Monday, July 11, 2011

Cambodia's appeal grows

Jul 11, 2011
Source: Bangkok Post

Thailand needs to maintain political calm to regain the confidence of foreign investors as Cambodia has emerged as a promising investment location in Asean, says the International Institute for Trade and Development (ITD).

A window of opportunity had opened for Thailand as political tensions were easing after a relatively trouble-free election campaign that resulted in a Pheu Thai majority, said ITD, a unit of the United Nations Conference on Trade and Development (Unctad).

As well, it noted, Cambodia has welcomed the Pheu Thai victory and hopes strained relations between the two countries will improve.

"But we have to maintain this peaceful situation and proceed with political reconciliation amid the global shift of foreign direct investments into Asia," said ITD executive director Weerasak Kowsurat, a former Tourism and Sports minister in Thailand.

Geneva-based Unctad is preparing to release its World Investment Report 2011 late next month. A key finding in the report is the expansion of FDI in the services sector in China and Asean as the number of middle-income consumers grows and spending rises in proportion.

Chinese investors, meanwhile, have stepped up their outbound investments in the region including the Greater Mekong Sub-region (GMS).

Mr Weerasak said Thailand's border dispute with Cambodia had bothered foreign investors who have been looking forward to benefiting from regional integration under the Asean Economic Community (AEC) in 2015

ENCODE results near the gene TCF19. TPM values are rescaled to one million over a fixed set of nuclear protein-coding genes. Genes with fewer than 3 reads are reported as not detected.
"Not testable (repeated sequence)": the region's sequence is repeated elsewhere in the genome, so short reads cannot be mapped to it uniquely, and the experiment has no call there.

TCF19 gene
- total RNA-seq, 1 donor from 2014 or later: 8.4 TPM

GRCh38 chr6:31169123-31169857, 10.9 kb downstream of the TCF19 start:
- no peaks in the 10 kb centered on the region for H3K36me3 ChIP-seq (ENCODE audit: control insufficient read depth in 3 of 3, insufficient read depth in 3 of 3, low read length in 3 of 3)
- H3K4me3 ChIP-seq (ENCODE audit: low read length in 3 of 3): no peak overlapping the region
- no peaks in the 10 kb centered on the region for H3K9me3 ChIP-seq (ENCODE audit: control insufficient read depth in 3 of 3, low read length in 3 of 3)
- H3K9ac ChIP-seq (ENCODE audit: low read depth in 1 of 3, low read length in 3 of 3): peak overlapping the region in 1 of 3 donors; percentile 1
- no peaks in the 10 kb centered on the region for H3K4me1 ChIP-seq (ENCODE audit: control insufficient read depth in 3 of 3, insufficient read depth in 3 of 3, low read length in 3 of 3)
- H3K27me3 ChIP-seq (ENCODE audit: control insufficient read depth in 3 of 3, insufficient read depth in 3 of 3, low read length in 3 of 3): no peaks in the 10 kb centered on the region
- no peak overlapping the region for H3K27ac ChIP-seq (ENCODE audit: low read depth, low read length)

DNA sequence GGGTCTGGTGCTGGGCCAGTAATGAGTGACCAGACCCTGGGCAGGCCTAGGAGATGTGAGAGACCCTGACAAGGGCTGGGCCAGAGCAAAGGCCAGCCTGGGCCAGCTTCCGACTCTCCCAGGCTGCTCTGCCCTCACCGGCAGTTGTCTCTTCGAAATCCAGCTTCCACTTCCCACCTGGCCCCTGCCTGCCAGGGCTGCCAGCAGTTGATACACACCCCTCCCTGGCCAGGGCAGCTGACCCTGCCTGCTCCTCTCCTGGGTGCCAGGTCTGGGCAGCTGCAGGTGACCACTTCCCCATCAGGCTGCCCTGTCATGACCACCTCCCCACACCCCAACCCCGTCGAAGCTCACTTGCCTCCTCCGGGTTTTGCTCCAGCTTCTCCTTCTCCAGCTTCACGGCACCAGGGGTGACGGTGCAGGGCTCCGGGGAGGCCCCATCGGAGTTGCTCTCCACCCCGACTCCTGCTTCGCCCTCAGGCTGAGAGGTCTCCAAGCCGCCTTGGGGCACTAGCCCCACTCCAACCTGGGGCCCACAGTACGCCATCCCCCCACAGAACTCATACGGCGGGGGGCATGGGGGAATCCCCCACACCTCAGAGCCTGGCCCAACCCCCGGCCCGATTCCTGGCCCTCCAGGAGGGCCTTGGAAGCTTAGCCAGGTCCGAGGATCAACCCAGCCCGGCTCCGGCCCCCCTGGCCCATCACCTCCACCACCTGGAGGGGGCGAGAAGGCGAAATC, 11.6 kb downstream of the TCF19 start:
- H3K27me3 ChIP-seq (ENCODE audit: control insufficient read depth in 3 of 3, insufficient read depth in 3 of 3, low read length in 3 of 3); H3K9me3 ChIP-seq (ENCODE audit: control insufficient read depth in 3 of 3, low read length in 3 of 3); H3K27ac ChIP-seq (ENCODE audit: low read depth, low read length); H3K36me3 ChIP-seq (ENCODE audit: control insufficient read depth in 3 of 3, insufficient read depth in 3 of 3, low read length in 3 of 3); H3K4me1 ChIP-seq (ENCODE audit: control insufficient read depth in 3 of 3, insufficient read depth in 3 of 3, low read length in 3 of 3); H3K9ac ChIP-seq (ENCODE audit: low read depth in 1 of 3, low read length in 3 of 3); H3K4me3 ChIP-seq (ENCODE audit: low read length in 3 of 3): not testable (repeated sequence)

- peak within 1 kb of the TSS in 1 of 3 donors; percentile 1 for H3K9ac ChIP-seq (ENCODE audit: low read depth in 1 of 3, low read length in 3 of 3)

"But this concern seems to be easing as the Cambodian government favours Pheu Thai [more than the previous Democrat-led government]," he said. "We should never let internal politics intervene in international relationships with other countries."

Unctad research has found that Cambodia is becoming increasingly attractive among non-Thai investors, thanks to the country's greater market openness to free trade.

While Vietnam and Laos have some constraints related to labour issues, foreign investors have found Cambodia an attractive location, which also has a lower risk of monsoon rains, said Mr Weerasak.

Thailand, he said, should focus more on the creative economy, sustainable or green investments, as well as quality services such as tourism.

Unctad also found that declining raw materials might affect the competitiveness of Thailand's food processing industry.

The garment industry, meanwhile, could attract more foreign investment if new ideas of the creative economy are applied.

Electrical home appliance producers can also benefit but they need to focus less on original equipment manufacturer (OEM) business because global brand owners could easily switch to lower-wage destinations, he added.

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